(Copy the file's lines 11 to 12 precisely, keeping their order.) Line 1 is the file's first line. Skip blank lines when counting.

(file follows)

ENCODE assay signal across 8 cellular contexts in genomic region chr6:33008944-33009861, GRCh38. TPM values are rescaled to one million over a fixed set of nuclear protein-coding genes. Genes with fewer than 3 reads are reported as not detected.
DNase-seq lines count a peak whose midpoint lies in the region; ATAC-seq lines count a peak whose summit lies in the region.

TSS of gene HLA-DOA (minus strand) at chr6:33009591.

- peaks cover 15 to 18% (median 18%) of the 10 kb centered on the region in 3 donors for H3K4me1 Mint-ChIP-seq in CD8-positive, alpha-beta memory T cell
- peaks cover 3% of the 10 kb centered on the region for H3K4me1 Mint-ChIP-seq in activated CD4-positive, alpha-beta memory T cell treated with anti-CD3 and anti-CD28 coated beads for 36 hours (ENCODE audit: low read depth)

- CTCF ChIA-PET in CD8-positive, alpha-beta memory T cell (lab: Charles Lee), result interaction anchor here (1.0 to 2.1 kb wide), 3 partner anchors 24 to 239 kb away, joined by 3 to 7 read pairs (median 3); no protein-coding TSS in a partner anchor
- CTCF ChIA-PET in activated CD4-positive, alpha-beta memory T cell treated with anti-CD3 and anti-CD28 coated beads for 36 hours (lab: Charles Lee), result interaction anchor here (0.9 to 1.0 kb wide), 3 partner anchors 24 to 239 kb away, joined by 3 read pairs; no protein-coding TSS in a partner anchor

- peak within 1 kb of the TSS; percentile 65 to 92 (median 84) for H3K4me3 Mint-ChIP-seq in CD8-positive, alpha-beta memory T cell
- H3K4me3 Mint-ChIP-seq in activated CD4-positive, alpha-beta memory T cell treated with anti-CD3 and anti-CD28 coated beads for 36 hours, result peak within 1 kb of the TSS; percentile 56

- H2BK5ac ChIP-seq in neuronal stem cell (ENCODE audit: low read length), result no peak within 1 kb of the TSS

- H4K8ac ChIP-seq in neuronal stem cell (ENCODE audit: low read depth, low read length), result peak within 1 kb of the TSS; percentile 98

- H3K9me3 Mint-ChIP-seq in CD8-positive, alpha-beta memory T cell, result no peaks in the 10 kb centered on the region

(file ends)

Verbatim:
- H4K8ac ChIP-seq in neuronal stem cell (ENCODE audit: low read depth, low read length), result peak within 1 kb of the TSS; percentile 98

- H3K9me3 Mint-ChIP-seq in CD8-positive, alpha-beta memory T cell, result no peaks in the 10 kb centered on the region